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Ray Staff - Cutting Engineer

Ray Staff - Disc Cutting Engineer at Trident Studios.

"Mixing Desk" is a series that focuses on the producers and engineers behind the studio controls. This month Janet Angus gets in the groove with Ray Staff, Chief Cutting Engineer at Trident Studios, London.

Neumann VMS70 cutting lathe.

Disc cutting is one of those areas of the record producing business that one tends to know very little about, or even hear very little about, mainly because the people actually involved in this process are very few in number. It's a very specialised art which, as Ray Staff, Trident Studio's Chief Cutting Engineer will tell you, is often overlooked, with the result that expensively produced masters will be ruined because the record company fails to allocate an appropriate part of their budget to the disc cut.

Ruined is, perhaps, too strong a word. But it is true to say that the more time and money you spend in the cutting room, the better the eventual sound quality of your record.

There are only a handful of cutting rooms in this country and they are manned by people who have a wealth of experience to draw on, having seen the art of disc cutting grow from extremely primitive beginnings, to the high tech business it is today. In Ray Staff's early days at Trident the operation was done on a trial and error basis, as indeed was the whole business of recording itself, and it was only when an extremely knowledgeable Sean Davis visited the studios to do a spot of maintenance, that the theories and physics of cutting were revealed to him.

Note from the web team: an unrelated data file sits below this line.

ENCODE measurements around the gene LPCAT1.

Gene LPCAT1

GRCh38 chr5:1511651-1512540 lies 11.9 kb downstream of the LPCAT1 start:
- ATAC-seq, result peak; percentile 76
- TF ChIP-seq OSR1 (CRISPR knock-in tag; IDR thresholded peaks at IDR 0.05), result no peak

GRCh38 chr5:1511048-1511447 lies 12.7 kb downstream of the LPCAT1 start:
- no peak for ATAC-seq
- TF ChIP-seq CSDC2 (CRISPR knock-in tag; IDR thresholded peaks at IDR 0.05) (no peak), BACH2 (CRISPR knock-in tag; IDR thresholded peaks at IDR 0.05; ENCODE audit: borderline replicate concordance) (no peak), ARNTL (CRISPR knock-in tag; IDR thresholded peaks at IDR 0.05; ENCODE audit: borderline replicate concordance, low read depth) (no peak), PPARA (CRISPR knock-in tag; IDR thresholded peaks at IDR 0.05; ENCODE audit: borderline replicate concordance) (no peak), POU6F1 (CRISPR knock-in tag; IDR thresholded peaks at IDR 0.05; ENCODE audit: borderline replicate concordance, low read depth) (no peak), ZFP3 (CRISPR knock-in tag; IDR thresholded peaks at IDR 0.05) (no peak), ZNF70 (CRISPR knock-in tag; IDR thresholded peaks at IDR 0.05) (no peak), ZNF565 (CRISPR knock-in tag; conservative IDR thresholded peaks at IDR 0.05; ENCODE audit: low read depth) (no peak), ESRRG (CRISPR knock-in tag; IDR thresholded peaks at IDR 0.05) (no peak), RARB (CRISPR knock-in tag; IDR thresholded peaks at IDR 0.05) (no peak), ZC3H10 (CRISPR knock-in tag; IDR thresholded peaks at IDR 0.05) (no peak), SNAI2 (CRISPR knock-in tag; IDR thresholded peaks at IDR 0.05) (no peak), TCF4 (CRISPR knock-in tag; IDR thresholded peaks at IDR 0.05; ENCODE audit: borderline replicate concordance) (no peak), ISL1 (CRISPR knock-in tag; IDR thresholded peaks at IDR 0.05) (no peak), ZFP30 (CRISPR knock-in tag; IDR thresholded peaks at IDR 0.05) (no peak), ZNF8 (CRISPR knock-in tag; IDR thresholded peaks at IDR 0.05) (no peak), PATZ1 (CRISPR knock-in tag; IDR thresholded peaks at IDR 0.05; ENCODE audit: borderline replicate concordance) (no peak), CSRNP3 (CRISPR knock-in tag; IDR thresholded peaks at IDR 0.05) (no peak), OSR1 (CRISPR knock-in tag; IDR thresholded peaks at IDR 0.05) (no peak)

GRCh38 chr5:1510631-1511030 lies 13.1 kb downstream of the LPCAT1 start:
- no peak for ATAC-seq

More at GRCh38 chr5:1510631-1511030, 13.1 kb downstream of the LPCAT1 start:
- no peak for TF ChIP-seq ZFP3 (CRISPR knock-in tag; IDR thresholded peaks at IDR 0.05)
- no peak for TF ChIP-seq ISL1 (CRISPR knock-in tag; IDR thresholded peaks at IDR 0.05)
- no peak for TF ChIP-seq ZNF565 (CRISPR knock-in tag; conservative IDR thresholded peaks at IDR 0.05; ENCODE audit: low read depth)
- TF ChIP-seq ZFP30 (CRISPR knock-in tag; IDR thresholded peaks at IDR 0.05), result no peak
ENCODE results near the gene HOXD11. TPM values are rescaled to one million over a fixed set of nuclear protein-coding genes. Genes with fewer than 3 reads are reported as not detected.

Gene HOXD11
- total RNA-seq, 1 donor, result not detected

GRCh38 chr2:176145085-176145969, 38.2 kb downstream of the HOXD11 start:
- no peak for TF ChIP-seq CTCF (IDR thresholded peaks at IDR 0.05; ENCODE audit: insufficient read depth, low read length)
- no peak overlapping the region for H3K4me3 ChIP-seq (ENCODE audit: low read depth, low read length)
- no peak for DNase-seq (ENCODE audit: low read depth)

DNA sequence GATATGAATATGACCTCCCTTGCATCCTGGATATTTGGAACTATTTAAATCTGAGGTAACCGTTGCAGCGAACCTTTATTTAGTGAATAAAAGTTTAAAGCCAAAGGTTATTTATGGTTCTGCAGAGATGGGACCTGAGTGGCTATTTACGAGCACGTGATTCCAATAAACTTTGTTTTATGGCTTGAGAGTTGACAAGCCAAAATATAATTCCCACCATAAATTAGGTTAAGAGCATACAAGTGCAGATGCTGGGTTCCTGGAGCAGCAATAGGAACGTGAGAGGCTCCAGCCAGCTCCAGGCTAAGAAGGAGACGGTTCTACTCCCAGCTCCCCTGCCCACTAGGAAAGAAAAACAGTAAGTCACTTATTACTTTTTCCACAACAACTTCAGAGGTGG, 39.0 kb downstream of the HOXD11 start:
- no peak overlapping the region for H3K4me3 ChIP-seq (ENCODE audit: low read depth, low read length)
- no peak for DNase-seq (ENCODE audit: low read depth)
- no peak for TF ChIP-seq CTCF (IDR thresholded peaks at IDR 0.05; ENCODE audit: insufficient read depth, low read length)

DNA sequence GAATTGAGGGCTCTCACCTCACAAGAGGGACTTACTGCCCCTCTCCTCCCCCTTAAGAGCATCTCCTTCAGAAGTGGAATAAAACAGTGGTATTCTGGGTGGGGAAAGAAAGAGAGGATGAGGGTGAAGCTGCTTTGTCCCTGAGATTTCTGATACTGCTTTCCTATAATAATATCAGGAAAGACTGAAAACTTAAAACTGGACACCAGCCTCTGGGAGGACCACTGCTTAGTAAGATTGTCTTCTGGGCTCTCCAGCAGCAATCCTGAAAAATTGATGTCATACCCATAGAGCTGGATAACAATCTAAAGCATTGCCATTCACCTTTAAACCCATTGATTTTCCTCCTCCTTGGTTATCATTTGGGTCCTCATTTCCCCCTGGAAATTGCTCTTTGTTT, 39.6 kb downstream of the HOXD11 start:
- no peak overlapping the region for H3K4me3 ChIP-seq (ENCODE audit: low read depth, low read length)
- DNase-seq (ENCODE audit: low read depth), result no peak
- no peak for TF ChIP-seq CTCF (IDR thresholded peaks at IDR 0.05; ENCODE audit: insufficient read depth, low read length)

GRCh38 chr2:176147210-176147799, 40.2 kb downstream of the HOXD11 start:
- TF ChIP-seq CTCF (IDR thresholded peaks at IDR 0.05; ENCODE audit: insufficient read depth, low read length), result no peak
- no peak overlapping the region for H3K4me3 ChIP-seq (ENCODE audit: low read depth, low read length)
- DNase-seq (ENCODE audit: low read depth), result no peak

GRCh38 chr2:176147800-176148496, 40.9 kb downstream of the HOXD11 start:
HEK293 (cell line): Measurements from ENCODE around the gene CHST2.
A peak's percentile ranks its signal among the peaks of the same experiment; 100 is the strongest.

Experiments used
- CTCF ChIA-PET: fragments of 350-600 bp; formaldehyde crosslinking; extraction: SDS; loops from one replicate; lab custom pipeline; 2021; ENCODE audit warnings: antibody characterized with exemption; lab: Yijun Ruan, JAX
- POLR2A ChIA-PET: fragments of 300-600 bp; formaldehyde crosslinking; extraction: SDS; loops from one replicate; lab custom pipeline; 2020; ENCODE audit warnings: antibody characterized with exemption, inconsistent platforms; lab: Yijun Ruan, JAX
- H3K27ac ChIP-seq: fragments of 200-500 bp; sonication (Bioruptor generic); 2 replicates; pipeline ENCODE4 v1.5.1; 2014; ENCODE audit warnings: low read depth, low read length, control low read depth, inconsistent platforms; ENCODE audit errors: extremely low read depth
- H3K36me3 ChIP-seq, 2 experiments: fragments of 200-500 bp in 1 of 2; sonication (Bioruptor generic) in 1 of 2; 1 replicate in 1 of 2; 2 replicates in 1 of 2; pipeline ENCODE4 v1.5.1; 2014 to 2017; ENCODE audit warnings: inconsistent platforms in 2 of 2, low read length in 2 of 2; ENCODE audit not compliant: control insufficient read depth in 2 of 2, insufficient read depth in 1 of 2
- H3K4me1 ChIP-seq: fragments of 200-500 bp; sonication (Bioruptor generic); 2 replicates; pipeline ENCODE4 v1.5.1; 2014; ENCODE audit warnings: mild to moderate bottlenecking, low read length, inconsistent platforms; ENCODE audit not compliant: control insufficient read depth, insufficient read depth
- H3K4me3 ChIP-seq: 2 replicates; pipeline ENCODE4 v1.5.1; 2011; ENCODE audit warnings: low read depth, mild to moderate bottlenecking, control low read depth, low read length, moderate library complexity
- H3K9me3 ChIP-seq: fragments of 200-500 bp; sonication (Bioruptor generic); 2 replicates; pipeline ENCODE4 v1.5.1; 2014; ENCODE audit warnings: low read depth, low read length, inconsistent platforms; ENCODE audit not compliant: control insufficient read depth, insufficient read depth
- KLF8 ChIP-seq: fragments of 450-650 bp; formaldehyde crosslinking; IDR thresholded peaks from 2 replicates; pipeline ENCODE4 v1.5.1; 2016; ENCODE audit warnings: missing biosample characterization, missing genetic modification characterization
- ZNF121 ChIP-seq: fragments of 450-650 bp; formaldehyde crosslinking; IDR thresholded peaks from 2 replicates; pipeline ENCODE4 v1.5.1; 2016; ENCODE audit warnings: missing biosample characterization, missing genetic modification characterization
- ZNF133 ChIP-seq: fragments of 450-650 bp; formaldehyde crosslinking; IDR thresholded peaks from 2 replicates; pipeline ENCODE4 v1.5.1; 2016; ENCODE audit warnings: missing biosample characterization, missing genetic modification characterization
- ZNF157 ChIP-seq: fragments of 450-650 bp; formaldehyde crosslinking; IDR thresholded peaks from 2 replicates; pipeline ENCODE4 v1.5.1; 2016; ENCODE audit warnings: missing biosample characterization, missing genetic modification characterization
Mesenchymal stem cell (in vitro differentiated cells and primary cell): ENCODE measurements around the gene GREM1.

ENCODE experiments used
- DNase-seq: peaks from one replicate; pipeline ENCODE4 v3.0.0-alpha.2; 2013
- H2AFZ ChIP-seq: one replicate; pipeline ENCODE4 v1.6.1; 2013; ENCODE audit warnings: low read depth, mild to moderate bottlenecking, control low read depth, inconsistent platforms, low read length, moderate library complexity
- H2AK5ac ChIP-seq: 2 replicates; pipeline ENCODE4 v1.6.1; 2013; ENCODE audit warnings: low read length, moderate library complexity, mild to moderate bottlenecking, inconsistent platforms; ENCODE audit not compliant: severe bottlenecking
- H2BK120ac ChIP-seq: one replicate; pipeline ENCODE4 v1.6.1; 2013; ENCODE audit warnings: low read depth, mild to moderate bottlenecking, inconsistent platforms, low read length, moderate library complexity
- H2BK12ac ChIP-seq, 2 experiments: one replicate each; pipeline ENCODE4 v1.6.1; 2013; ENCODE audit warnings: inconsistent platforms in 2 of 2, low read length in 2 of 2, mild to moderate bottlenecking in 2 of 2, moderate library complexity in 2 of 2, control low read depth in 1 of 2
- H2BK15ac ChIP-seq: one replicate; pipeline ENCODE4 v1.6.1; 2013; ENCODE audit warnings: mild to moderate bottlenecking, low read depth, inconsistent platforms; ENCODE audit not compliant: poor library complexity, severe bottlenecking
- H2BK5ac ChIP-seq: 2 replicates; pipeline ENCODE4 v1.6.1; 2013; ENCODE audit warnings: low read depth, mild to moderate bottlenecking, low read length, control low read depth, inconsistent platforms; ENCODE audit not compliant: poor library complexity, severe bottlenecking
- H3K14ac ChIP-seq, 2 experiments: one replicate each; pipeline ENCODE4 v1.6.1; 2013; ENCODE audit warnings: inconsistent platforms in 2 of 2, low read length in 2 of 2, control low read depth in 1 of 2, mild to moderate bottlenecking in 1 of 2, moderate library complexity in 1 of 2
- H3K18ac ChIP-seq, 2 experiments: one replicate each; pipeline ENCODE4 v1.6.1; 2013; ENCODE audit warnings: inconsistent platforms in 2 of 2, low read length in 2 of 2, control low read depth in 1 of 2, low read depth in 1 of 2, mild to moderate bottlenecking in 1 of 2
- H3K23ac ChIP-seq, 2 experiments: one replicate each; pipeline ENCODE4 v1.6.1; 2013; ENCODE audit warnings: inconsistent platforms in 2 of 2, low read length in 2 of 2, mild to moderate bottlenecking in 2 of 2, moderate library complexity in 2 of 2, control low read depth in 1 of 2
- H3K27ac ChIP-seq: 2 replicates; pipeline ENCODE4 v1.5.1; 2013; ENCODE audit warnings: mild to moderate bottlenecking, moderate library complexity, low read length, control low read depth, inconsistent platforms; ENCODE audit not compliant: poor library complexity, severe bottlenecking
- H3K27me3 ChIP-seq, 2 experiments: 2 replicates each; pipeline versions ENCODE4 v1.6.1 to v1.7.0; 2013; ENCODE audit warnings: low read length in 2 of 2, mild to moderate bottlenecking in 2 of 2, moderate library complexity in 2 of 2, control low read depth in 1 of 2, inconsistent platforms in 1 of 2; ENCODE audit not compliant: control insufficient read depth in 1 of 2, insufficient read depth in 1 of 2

Early Days

Ray sort of 'fell' into the cutting trade more by luck than by careful planning. He had acquired his interest in recording at his very go-ahead East London comprehensive school where an enterprising teacher had managed to set up a radio station. All the classrooms had speakers in them and the school radio sent out broadcasts in the mornings and at lunchtime which included news, music and magazine-type programmes. They then joined forces with another London school who had a drama studio and they eventually worked on a number of very ambitious projects, including recording material for educational TV.

When Ray left school he wanted to become a TV engineer, but then, as now, studio jobs were extremely hard to come by, and he ended up getting a job as 'tea boy' at Trident. Trident studios are of the 'old school' whereby you serve a very long apprenticeship as tea boy, slowly graduating to tape-op, through assistant engineering to finally becoming a fully-fledged engineer. Ray is now a mere 32 years old, and in those early days the studio was working with people like Elton John, Santana, George Harrison and Phil Spector. It seems incredible now to look back over what is, after all a very small number of years and realise just how primitive the whole thing was.

Ray started in the cutting room under Bob Hill who was the studio manager and chief cutting engineer, and they had a desk which was built in-house. That desk is still there today, although it has had numerous additions to it over the years, as the demands made on it increased.

In the beginning it was customary to cut everything absolutely flat ie. without additional tonal equalisation and it was only gradually that the artistic element was introduced.

At this time the Americans were definitely leading the way. "The American cuts were much more interesting, the American engineers seemed to have learned a lot more quickly than we had over here, and the English engineers were learning by listening to those cuts and trying to work out how they were achieved." This was about 14 years ago and the situation has, of course, levelled out and there is not a lot to choose between the US and the English cuts. "Nowadays the UK cutting rooms are definitely on a par with the US".

"Our original cutting equipment was just bass and treble controls and nothing else! Nowadays, as you can see, we have equalisers and limiters and things, and the whole operation is generally much more sophisticated."